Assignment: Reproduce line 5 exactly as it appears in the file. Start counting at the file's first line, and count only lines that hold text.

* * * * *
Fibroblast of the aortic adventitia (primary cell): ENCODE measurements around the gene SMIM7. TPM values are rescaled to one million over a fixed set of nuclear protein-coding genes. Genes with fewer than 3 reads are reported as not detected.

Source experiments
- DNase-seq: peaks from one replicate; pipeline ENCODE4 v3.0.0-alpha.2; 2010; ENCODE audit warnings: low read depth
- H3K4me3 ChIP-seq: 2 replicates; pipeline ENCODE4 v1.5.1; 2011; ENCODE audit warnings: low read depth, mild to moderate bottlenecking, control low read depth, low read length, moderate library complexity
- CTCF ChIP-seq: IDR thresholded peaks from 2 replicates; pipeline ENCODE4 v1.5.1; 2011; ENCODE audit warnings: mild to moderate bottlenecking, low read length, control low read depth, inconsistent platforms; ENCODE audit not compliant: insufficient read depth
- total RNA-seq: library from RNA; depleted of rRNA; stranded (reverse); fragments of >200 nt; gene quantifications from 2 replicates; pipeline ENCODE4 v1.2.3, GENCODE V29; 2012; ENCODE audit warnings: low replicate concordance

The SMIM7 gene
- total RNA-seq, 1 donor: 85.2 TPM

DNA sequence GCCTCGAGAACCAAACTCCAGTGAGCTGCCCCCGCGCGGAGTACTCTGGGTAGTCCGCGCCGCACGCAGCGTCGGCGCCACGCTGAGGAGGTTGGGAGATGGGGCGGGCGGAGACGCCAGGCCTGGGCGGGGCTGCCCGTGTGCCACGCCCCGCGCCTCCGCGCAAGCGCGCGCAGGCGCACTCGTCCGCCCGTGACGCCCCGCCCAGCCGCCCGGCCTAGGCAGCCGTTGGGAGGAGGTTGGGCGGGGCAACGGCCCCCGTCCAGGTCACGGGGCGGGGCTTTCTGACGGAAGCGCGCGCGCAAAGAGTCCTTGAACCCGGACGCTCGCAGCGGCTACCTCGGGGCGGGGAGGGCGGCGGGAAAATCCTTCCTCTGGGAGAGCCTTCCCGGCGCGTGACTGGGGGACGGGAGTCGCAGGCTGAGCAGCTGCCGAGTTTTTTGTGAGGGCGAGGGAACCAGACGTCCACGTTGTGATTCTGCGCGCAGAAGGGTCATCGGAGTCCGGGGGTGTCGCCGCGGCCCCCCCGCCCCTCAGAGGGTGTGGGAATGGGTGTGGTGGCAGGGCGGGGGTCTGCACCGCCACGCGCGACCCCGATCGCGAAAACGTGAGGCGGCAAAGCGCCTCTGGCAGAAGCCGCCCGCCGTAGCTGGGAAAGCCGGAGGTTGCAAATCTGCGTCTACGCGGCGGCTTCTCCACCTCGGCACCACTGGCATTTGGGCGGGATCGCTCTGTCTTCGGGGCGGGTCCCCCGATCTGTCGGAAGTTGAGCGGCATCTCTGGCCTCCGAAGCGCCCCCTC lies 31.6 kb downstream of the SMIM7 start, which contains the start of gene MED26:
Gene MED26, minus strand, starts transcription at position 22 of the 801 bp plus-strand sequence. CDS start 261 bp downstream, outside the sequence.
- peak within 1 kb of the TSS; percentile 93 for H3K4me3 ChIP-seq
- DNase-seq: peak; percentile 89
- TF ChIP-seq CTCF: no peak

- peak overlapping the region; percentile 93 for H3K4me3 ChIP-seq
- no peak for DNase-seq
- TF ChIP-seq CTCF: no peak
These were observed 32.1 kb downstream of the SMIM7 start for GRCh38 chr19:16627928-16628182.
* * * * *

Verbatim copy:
- CTCF ChIP-seq: IDR thresholded peaks from 2 replicates; pipeline ENCODE4 v1.5.1; 2011; ENCODE audit warnings: mild to moderate bottlenecking, low read length, control low read depth, inconsistent platforms; ENCODE audit not compliant: insufficient read depth